A common truth about travellers is that whilst we will venture to the extremities of the world for new experiences, we often forget about those directly on our doorstep. Despite my obsession with ancient cultures and the artifacts they have left behind, it was only three years ago that I finally made it to Stonehenge, arguably one of the most recognisable images of the UK.
I'd braved strong winds to find obscure stone circles in the depths of Wales, had waded through heather to see petroglyphs in Yorkshire, and ticked off castles the length and breadth of the country. And yet I'd never made it to the mother of all monuments, which lies just a few hours up the motorway.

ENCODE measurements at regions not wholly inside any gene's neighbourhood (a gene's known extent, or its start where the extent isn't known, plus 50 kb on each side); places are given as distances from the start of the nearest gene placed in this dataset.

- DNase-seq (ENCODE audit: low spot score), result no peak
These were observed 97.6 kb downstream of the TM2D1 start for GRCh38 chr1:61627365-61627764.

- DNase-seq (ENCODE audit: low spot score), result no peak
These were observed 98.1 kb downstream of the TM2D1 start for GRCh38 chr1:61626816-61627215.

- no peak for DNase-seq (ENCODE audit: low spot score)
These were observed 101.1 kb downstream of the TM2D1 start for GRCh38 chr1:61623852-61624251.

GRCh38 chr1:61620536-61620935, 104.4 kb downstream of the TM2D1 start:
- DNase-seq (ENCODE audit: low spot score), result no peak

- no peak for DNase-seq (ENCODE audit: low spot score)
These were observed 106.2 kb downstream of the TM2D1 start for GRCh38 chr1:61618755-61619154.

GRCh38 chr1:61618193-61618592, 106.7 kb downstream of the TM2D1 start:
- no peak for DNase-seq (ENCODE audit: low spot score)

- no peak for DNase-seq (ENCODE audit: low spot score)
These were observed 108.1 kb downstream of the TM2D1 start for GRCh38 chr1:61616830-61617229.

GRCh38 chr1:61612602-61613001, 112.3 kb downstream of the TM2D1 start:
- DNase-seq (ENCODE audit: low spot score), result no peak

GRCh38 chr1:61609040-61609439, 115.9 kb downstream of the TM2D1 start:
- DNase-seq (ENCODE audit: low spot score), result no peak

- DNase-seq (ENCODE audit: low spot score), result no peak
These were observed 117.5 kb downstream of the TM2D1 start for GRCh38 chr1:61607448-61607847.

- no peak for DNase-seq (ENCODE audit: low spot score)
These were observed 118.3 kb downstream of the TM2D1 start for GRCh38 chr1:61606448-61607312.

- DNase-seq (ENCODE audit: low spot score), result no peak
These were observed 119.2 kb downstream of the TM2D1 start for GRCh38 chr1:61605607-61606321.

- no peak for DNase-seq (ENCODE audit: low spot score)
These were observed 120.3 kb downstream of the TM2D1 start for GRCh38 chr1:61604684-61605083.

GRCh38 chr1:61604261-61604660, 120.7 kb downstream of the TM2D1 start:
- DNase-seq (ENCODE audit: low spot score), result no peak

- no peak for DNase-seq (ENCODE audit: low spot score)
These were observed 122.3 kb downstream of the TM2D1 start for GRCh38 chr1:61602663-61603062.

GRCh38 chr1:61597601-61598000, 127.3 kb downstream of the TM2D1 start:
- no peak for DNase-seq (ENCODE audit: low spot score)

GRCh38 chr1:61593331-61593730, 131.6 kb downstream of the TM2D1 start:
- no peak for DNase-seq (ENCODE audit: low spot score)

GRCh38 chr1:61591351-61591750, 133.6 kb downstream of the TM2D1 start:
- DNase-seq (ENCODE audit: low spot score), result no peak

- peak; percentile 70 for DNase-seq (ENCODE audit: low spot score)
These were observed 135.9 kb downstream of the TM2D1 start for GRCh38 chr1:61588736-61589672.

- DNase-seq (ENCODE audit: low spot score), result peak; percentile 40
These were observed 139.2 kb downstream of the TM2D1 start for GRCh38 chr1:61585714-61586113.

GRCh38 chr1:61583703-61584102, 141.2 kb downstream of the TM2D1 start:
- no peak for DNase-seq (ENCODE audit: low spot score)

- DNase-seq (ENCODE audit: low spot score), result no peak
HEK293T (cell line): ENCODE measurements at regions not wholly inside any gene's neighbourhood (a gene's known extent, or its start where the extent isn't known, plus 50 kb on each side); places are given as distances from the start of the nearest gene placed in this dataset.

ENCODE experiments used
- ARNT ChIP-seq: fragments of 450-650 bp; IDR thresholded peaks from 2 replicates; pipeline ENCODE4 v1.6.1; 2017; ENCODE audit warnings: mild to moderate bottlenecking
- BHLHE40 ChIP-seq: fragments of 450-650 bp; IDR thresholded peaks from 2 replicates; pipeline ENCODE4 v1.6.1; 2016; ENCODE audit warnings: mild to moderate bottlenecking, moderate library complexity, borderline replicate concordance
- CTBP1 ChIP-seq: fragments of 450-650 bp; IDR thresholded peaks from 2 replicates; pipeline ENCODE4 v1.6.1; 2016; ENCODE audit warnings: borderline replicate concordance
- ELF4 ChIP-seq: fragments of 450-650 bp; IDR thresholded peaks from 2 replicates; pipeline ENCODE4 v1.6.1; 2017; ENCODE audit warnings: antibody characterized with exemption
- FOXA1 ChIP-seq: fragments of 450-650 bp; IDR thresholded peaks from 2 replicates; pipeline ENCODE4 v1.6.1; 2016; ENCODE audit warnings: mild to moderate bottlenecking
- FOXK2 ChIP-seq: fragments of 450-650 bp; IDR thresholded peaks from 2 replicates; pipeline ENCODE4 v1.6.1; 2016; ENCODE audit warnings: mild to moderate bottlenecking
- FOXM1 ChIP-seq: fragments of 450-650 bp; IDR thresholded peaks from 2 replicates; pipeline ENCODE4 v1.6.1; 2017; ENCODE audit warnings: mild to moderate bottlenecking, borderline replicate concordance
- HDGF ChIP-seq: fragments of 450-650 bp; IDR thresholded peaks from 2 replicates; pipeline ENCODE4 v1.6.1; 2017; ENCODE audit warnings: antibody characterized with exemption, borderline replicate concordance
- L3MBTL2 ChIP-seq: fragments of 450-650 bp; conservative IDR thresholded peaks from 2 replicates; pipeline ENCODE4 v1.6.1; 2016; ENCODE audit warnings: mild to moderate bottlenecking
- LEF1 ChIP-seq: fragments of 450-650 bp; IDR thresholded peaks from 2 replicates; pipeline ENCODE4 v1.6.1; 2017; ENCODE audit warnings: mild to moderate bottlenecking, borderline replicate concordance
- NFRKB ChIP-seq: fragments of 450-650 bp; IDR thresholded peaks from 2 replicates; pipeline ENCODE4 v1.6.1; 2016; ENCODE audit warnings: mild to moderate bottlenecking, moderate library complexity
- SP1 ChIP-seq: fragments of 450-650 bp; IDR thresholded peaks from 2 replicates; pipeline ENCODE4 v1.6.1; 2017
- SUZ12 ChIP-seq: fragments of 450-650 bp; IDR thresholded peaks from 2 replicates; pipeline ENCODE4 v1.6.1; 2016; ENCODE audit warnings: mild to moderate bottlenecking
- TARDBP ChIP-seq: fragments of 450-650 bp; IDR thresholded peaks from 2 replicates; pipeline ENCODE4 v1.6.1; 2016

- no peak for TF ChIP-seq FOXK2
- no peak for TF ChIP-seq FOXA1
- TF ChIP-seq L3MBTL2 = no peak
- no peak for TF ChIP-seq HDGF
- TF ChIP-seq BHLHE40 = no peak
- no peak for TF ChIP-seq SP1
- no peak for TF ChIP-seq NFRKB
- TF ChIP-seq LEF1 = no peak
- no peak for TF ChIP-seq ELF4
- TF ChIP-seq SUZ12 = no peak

Finally, on a wet and wildy windy December morning, I made the trip and arrived at the site, the weather keeping most other visitors away. The great stones impressed me in the way I knew they would, standing proud on the otherwise bare plain. Although some of the atmosphere is lost as a result of the dominant barrier preventing visitors from getting too close, the sheer impact of the site cannot be denied.
It's a worthy reminder that although the rest of the world will always draw me with its many attractions, there's also plenty at home to occupy me too.